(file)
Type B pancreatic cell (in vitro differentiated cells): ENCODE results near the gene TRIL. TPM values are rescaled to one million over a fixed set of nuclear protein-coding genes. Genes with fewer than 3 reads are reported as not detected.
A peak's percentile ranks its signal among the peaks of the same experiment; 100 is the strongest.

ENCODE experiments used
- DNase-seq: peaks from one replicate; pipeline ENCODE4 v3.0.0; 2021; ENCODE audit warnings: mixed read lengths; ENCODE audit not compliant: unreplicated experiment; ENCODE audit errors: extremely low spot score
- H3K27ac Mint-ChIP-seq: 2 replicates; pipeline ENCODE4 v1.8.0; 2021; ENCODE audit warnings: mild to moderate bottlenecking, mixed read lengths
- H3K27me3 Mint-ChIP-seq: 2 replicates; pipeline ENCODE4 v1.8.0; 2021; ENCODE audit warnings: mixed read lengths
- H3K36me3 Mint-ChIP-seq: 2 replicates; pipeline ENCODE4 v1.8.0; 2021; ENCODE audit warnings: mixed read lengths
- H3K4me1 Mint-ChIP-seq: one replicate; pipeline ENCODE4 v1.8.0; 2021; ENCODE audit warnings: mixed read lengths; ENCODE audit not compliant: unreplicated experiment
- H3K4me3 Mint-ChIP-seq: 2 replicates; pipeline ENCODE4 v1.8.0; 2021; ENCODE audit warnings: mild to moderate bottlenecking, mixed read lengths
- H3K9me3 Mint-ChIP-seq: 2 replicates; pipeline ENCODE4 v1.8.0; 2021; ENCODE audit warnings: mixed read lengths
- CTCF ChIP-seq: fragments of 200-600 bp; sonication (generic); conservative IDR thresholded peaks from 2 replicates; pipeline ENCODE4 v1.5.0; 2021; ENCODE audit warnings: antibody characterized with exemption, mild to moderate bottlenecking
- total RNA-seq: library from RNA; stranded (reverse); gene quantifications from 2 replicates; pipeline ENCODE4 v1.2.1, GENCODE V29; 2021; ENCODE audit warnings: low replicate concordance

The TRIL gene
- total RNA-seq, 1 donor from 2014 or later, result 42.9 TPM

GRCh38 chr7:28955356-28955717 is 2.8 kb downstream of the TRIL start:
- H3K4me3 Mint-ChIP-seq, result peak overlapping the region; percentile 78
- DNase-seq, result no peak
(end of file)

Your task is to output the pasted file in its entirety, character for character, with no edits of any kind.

Type B pancreatic cell (in vitro differentiated cells): ENCODE results near the gene TRIL. TPM values are rescaled to one million over a fixed set of nuclear protein-coding genes. Genes with fewer than 3 reads are reported as not detected.
A peak's percentile ranks its signal among the peaks of the same experiment; 100 is the strongest.

ENCODE experiments used
- DNase-seq: peaks from one replicate; pipeline ENCODE4 v3.0.0; 2021; ENCODE audit warnings: mixed read lengths; ENCODE audit not compliant: unreplicated experiment; ENCODE audit errors: extremely low spot score
- H3K27ac Mint-ChIP-seq: 2 replicates; pipeline ENCODE4 v1.8.0; 2021; ENCODE audit warnings: mild to moderate bottlenecking, mixed read lengths
- H3K27me3 Mint-ChIP-seq: 2 replicates; pipeline ENCODE4 v1.8.0; 2021; ENCODE audit warnings: mixed read lengths
- H3K36me3 Mint-ChIP-seq: 2 replicates; pipeline ENCODE4 v1.8.0; 2021; ENCODE audit warnings: mixed read lengths
- H3K4me1 Mint-ChIP-seq: one replicate; pipeline ENCODE4 v1.8.0; 2021; ENCODE audit warnings: mixed read lengths; ENCODE audit not compliant: unreplicated experiment
- H3K4me3 Mint-ChIP-seq: 2 replicates; pipeline ENCODE4 v1.8.0; 2021; ENCODE audit warnings: mild to moderate bottlenecking, mixed read lengths
- H3K9me3 Mint-ChIP-seq: 2 replicates; pipeline ENCODE4 v1.8.0; 2021; ENCODE audit warnings: mixed read lengths
- CTCF ChIP-seq: fragments of 200-600 bp; sonication (generic); conservative IDR thresholded peaks from 2 replicates; pipeline ENCODE4 v1.5.0; 2021; ENCODE audit warnings: antibody characterized with exemption, mild to moderate bottlenecking
- total RNA-seq: library from RNA; stranded (reverse); gene quantifications from 2 replicates; pipeline ENCODE4 v1.2.1, GENCODE V29; 2021; ENCODE audit warnings: low replicate concordance

The TRIL gene
- total RNA-seq, 1 donor from 2014 or later, result 42.9 TPM

GRCh38 chr7:28955356-28955717 is 2.8 kb downstream of the TRIL start:
- H3K4me3 Mint-ChIP-seq, result peak overlapping the region; percentile 78
- DNase-seq, result no peak